In August 2013, Avon Nursing and Rehabilitation (“Avon”) notified the New York State Department of Health (“NYSDOH”) that a resident sustained a burn when she spilled a bowl of soup. The NYSDOH then conducted an “abbreviated standard survey,” which is a typical response. However, the survey team was comprised of only two dieticians. No nurses were part of the survey team, which is not typical. The two dieticians determined — and the Centers for Medicare and Medicaid Services (“CMS”) agreed — that Avon was not in substantial compliance with CMS’s Requirement for Participation at 42 CFR part 483. Consequently, CMS imposed a civil money penalty (“CMP”) based on the dieticians’ findings.
Avon filed a formal appeal and argued that the CMP was predicated on an invalid survey as there were no nurses on the survey team, as required by regulation. The statute requires that “[s]urveys under this subsection shall be conducted by a multidisciplinary team of professionals (including a registered professional nurse).” 42 U.S.C. § 1396r(g)(2)(E)(i). The administrative law judge (“ALJ”) agreed with Avon that because there was no registered nurse involved with the survey it was fatally flawed. The ALJ held “the findings and conclusions of the survey team, which was constituted in violation of the Act and regulations, are invalid and cannot be the bases for the imposition of any enforcement remedy.” Avon Nursing Home v. CMS, CR4670 (August 2, 2016).
CMS appealed the ALJ’s decision to the Departmental Appeals Board (“DAB”), which vacated the ALJ’s decision. The DAB held that despite the statute and the implementing regulation requiring a registered nurse to be on the survey team, the absence of a registered nurses did not render CMS’s noncompliance determination invalid. Avon and CMS settled the administrative proceedings. But the story does not end there.
The Final Rule
In response to the ALJ’s decision, on May 4, 2017, HHS published a proposed rule regarding the composition of a survey team. 82 Fed. Reg. 21014, 21087-21088 (May 4, 2017). CMS interpreted the statute as permitting it to issue a final rule eliminating the requirement that a nurse be part of complaint surveys. The proposed rule stated that a registered nurse would be required on the survey team for annual and extended surveys, but not for surveys conducted to investigate complaints or monitor compliance. The Final Rule, which became effective on October 1, 2017, mirrored the proposed rule and mandated that registered nurses must be part of the survey team for annual surveys, but not for complaint investigations or for monitoring compliance. Avon challenged the Final Rule as “arbitrary and capricious.”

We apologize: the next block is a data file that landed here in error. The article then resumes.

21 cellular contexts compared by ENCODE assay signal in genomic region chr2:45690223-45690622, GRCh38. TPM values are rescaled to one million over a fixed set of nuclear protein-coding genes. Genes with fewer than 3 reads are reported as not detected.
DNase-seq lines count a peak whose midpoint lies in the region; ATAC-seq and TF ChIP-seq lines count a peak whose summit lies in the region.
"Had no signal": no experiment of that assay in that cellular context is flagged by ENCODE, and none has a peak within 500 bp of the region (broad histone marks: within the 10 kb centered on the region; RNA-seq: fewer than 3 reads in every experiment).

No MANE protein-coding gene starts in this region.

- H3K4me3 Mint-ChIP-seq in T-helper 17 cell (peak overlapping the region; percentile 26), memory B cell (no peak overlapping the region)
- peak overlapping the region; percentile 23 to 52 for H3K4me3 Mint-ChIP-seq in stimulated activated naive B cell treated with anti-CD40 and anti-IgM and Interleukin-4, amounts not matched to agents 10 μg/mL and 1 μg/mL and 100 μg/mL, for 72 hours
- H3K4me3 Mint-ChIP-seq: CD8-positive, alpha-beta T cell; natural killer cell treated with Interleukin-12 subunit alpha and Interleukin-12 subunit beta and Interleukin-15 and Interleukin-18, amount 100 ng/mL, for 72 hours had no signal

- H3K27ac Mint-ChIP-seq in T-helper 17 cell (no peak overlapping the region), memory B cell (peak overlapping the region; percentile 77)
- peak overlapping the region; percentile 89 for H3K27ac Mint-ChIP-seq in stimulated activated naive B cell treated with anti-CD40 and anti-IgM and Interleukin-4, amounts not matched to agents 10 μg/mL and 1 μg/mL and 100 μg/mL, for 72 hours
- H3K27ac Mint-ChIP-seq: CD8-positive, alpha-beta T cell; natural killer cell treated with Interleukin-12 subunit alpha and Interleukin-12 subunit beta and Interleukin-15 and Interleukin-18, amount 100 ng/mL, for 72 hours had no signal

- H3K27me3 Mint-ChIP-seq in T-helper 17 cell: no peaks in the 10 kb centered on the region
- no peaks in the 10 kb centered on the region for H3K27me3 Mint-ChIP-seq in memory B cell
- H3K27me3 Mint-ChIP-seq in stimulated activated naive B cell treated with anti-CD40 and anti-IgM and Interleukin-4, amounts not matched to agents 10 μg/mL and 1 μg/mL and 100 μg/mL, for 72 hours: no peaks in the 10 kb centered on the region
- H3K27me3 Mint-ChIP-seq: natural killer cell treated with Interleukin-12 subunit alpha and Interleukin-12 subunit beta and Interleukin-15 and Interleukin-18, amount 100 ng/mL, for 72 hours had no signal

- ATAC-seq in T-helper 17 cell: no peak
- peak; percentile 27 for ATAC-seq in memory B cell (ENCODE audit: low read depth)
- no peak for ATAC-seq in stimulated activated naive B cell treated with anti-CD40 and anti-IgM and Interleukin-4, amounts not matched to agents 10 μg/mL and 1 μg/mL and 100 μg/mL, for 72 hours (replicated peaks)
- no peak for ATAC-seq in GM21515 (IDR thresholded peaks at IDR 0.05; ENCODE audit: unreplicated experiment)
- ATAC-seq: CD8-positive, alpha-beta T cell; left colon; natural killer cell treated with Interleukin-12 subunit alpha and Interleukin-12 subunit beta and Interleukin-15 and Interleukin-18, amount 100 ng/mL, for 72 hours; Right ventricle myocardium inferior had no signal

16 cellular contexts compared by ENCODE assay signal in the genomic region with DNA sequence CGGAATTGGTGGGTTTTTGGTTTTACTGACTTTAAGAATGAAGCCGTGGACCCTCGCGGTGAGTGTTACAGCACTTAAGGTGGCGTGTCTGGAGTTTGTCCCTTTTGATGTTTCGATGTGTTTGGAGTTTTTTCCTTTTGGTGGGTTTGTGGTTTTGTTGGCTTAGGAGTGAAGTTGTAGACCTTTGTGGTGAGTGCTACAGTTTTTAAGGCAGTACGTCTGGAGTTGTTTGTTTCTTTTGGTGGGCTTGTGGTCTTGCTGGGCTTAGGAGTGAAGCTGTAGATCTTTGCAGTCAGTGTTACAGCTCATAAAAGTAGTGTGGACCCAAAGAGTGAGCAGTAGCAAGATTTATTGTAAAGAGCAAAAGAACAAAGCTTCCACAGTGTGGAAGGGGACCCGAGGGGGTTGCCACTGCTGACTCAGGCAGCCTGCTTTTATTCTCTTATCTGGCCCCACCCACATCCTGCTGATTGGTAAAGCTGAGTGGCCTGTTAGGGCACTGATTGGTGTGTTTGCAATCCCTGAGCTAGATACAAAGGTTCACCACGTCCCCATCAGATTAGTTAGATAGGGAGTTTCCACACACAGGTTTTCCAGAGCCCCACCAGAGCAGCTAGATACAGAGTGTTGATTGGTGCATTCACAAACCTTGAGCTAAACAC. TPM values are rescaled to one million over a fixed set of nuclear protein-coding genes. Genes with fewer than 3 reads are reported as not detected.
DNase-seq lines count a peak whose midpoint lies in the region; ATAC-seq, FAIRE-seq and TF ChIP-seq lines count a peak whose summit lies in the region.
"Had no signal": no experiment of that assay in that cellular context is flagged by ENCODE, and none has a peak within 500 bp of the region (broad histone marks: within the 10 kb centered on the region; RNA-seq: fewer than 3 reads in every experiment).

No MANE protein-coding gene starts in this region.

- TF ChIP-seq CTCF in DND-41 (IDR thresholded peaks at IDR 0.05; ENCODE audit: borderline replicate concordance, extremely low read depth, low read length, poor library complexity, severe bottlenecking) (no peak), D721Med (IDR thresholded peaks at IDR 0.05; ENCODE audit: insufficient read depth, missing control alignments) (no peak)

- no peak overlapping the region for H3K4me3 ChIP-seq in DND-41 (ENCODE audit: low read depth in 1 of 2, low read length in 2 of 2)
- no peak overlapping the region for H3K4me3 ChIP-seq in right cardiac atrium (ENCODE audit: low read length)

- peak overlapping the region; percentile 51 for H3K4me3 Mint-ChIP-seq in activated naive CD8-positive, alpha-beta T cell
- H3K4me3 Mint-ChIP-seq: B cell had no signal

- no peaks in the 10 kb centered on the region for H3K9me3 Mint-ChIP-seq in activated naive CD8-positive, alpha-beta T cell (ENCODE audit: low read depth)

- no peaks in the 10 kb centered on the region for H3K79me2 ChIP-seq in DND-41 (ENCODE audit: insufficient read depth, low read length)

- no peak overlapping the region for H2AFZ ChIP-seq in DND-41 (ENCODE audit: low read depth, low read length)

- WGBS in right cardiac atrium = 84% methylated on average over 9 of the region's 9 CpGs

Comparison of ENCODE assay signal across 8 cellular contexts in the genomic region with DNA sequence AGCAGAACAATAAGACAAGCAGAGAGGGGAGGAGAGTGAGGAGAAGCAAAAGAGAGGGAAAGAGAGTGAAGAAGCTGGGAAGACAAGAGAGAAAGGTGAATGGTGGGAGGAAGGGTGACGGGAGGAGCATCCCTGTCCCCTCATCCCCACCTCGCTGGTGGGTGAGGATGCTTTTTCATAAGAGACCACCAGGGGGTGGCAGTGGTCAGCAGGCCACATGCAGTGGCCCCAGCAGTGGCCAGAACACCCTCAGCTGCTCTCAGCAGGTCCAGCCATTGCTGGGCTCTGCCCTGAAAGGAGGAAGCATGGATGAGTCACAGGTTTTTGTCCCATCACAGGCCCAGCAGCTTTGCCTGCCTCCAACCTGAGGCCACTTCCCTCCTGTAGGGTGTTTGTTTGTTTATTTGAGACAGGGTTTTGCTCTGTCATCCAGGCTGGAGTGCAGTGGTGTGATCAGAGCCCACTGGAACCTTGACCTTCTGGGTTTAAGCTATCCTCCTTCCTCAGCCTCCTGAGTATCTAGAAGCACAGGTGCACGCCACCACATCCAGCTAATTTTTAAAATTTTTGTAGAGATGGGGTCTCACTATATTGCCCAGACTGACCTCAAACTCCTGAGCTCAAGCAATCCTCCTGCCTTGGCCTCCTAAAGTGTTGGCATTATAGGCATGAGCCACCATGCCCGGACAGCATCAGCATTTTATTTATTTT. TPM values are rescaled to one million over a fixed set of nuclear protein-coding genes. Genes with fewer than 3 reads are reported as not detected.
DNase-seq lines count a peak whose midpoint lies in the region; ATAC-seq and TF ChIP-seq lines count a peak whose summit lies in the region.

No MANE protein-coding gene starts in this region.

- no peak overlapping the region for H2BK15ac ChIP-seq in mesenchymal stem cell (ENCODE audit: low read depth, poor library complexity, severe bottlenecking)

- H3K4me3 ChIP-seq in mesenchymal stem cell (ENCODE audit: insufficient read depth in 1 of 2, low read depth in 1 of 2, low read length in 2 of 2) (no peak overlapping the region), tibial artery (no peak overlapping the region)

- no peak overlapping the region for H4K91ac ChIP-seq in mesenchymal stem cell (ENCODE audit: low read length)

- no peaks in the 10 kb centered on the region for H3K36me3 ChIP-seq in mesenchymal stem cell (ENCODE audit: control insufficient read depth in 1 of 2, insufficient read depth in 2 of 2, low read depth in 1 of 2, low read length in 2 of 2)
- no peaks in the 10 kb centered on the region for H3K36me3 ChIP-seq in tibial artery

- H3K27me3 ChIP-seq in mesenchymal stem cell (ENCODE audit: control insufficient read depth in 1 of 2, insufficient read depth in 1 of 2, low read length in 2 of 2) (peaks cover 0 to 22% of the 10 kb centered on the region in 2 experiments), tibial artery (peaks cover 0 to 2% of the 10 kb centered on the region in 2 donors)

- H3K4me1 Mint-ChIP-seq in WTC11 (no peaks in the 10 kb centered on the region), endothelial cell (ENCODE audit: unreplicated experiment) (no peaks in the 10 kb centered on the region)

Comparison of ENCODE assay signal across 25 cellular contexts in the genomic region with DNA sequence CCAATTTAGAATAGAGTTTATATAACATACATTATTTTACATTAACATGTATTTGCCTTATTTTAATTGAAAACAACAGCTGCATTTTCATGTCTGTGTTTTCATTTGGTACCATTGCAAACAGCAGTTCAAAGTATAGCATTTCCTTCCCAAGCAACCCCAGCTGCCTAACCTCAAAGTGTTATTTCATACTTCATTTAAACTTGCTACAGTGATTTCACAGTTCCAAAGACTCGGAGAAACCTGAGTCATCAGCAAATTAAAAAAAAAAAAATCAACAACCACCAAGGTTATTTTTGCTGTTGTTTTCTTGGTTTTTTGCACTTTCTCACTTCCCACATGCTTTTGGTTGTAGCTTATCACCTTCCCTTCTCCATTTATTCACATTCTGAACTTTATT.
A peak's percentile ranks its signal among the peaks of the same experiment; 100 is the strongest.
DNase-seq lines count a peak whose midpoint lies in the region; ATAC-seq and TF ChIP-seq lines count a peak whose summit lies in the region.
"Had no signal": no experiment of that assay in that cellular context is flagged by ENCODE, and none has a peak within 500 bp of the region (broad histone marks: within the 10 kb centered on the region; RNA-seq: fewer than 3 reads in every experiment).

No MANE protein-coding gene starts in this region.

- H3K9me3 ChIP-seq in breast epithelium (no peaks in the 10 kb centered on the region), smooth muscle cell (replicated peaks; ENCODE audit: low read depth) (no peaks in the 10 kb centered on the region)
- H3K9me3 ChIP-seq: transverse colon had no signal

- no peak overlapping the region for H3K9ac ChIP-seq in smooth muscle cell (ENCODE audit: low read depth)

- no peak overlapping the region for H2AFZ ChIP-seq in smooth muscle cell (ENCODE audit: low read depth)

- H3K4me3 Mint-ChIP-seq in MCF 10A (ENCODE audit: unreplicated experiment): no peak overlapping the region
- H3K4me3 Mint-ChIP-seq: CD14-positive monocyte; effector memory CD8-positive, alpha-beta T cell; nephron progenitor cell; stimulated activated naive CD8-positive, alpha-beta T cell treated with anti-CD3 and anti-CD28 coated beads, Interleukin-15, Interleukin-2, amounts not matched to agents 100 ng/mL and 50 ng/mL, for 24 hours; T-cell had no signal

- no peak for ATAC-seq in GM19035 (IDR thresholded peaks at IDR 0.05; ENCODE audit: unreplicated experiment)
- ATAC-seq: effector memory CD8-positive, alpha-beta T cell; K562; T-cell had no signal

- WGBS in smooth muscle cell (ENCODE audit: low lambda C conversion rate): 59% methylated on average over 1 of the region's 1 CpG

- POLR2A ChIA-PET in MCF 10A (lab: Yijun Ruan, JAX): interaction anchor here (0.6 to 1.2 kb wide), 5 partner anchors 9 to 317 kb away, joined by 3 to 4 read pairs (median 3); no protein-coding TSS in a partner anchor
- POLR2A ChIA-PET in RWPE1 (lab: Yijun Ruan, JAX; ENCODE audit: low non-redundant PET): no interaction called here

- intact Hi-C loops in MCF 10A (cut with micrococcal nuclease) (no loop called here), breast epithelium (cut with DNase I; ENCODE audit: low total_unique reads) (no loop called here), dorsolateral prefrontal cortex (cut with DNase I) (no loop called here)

Federal Court Appeals
Avon sought to have the district court invalidate the Final Rule that permitted complaint surveys to be conducted without a registered nurse. It asserted that the statute requires a registered nurse to be on all surveys. By contrast, CMS urged the district court to dismiss the case. The court granted CMS’s motion to dismiss based on a lack of jurisdiction because Avon had not exhausted its administrative remedies (when appealing an action that arises under the Medicare Act, a party must first “channel” its appeals through the administrative process, which had not occurred).
Following the district court’s dismissal, Avon appealed to the U.S. Court of Appeals for the Second Circuit. Typically, in cases arising under the Medicare statute, federal courts will not confer jurisdiction until the administrative route has been exhausted. However, Avon presented a novel argument to the court of appeals. It argued that the current appeal did not arise under the Medicare Act. Rather, it arose under the Medicaid Act, which does not contain the same jurisdiction stripping and administrative exhaustion requirements as the Medicare statute.
The court of appeals agreed with Avon that federal courts have jurisdiction in this matter and in a cogent decision, reversed and remanded the case back to the district court. Then, on March 31, 2023, the court held that CMS’s Final Rule eliminating the requirement that registered nurses be on all surveys was valid. The court afforded deference to CMS’s interpretation of the statute (the wording of the relevant portion of the statute was subject to two divergent interpretations, and the court agreed with CMS’s interpretation).
Thus, the Final Rule, allowing surveys involving complaint investigations or monitoring compliance may proceed without a registered nurse on the survey team. It is reasonable to question whether a survey team that does not have a registered nurse is capable of fairly evaluating complex medical issues that often require a physician’s explanation. It remains to be seen if a further appeal of the Final Rule will occur. Until then, complaint surveys without registered nurses as part of the survey team can and will go forward.